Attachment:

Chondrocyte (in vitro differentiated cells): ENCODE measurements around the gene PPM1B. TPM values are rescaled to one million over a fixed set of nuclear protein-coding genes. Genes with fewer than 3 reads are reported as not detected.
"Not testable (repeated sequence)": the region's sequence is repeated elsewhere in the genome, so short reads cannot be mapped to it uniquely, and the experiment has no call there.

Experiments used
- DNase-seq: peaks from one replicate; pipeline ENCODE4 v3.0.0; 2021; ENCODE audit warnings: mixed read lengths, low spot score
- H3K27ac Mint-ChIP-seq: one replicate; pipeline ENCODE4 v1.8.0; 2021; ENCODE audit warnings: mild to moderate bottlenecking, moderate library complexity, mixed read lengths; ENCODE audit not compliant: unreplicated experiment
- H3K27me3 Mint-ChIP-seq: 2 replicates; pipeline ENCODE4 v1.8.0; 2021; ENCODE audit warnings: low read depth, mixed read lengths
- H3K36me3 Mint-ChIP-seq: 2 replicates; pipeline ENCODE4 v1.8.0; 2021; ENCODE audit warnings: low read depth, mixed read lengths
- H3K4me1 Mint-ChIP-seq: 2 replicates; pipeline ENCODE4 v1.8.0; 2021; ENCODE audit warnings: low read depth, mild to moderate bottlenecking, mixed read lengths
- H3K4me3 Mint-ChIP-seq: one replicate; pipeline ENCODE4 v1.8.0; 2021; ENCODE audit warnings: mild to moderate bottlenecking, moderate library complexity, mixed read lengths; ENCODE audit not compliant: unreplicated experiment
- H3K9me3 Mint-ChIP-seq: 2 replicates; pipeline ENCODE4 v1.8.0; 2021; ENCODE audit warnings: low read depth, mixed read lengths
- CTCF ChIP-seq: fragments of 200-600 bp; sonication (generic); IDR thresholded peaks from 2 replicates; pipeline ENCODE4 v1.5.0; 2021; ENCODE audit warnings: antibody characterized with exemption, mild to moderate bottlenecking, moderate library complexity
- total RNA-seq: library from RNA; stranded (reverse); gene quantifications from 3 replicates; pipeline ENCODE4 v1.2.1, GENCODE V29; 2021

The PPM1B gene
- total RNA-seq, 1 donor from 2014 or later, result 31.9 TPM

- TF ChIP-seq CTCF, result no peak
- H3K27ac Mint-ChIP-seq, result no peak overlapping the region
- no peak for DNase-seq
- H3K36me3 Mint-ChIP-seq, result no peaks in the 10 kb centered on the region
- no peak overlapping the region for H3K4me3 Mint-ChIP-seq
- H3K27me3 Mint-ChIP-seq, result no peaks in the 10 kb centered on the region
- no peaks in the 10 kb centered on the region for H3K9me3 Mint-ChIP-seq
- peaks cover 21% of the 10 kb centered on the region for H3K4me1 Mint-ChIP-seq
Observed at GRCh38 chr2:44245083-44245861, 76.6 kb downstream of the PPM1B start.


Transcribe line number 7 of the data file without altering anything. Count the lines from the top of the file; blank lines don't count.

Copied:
- H3K36me3 Mint-ChIP-seq: 2 replicates; pipeline ENCODE4 v1.8.0; 2021; ENCODE audit warnings: low read depth, mixed read lengths